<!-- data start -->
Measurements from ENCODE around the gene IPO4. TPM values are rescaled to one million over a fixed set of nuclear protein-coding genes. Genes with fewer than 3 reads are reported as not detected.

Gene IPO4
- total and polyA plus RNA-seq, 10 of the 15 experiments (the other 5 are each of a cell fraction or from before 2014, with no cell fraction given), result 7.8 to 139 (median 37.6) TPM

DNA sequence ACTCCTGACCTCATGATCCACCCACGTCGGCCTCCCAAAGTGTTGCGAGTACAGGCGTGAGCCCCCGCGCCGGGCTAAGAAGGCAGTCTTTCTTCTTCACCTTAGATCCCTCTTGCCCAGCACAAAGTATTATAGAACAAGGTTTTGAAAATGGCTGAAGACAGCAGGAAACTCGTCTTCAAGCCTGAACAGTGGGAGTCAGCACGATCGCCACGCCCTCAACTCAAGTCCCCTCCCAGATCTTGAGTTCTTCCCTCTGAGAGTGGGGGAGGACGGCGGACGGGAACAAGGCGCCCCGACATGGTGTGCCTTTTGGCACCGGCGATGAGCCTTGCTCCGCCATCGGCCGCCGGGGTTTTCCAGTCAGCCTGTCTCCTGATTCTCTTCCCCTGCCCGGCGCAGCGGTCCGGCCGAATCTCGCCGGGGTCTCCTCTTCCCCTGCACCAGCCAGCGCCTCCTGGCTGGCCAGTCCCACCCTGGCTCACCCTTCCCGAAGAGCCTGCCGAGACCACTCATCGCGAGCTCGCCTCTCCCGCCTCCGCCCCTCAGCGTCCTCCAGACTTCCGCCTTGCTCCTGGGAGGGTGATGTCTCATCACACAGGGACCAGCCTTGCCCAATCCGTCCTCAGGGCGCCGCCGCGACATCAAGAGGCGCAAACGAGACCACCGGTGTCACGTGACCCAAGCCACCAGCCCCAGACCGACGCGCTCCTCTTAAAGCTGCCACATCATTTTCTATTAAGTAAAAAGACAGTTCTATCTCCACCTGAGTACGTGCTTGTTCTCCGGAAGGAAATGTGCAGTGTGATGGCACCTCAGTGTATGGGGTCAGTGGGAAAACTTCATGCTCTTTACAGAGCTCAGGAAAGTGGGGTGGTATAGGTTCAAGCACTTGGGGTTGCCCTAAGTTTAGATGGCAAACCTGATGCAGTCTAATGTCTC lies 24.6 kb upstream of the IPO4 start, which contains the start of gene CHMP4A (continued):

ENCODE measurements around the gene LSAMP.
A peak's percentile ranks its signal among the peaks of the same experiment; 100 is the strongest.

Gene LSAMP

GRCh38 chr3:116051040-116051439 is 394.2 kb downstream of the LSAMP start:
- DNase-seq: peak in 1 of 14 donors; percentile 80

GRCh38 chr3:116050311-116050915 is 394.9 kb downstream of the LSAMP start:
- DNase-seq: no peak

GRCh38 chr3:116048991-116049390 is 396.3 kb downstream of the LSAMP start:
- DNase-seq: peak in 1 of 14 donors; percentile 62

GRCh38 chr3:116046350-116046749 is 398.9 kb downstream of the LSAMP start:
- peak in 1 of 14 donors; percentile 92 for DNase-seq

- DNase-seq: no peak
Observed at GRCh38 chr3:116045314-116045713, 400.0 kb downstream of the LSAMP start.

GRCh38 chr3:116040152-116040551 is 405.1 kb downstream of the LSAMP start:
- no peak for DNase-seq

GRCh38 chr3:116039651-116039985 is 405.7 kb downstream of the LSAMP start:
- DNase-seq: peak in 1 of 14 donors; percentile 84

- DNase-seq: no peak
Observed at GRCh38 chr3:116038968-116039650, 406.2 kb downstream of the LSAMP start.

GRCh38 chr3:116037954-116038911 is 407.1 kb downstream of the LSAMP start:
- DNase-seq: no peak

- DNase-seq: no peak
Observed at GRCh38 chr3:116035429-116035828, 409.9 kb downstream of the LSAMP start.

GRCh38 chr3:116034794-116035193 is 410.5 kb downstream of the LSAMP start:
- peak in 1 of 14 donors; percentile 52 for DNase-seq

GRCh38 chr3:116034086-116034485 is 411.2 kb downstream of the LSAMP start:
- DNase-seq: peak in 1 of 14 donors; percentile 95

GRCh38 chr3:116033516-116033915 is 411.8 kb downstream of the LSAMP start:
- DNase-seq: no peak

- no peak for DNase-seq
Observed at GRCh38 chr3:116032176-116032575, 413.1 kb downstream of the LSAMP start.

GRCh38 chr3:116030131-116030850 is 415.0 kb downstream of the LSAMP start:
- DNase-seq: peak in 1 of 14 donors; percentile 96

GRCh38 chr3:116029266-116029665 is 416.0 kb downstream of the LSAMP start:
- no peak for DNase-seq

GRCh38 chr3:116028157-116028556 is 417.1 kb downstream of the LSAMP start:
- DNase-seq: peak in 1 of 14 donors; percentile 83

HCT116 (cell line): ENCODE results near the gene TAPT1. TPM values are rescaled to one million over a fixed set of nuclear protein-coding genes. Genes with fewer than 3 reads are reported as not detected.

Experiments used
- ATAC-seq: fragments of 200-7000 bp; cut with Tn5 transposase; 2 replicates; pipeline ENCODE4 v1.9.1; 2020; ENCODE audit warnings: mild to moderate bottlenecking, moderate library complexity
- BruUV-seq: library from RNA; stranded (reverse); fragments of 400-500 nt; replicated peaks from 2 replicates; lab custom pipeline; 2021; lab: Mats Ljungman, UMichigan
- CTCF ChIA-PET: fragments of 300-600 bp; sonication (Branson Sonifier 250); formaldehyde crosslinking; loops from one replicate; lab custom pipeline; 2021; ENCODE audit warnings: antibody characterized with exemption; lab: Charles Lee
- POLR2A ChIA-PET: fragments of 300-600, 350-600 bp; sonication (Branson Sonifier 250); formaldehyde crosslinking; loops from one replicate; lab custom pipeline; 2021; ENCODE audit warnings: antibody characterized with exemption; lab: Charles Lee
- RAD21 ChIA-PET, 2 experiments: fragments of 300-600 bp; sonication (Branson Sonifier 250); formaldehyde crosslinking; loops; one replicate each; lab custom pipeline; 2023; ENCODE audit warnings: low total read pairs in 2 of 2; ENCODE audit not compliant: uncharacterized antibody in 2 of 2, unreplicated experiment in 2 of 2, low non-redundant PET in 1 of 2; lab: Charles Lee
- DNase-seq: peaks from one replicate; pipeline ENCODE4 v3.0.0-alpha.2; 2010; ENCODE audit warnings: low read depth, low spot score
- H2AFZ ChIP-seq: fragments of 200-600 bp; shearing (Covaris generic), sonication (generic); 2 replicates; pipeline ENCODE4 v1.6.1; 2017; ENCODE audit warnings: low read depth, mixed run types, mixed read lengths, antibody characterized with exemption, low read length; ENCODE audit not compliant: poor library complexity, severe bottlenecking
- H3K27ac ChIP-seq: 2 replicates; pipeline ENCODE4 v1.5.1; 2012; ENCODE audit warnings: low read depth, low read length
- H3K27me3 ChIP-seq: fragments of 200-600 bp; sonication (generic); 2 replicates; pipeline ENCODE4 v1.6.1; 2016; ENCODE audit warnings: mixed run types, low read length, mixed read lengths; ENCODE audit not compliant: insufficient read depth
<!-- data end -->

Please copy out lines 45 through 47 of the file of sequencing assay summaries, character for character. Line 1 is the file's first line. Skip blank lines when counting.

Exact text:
- BruUV-seq: library from RNA; stranded (reverse); fragments of 400-500 nt; replicated peaks from 2 replicates; lab custom pipeline; 2021; lab: Mats Ljungman, UMichigan
- CTCF ChIA-PET: fragments of 300-600 bp; sonication (Branson Sonifier 250); formaldehyde crosslinking; loops from one replicate; lab custom pipeline; 2021; ENCODE audit warnings: antibody characterized with exemption; lab: Charles Lee
- POLR2A ChIA-PET: fragments of 300-600, 350-600 bp; sonication (Branson Sonifier 250); formaldehyde crosslinking; loops from one replicate; lab custom pipeline; 2021; ENCODE audit warnings: antibody characterized with exemption; lab: Charles Lee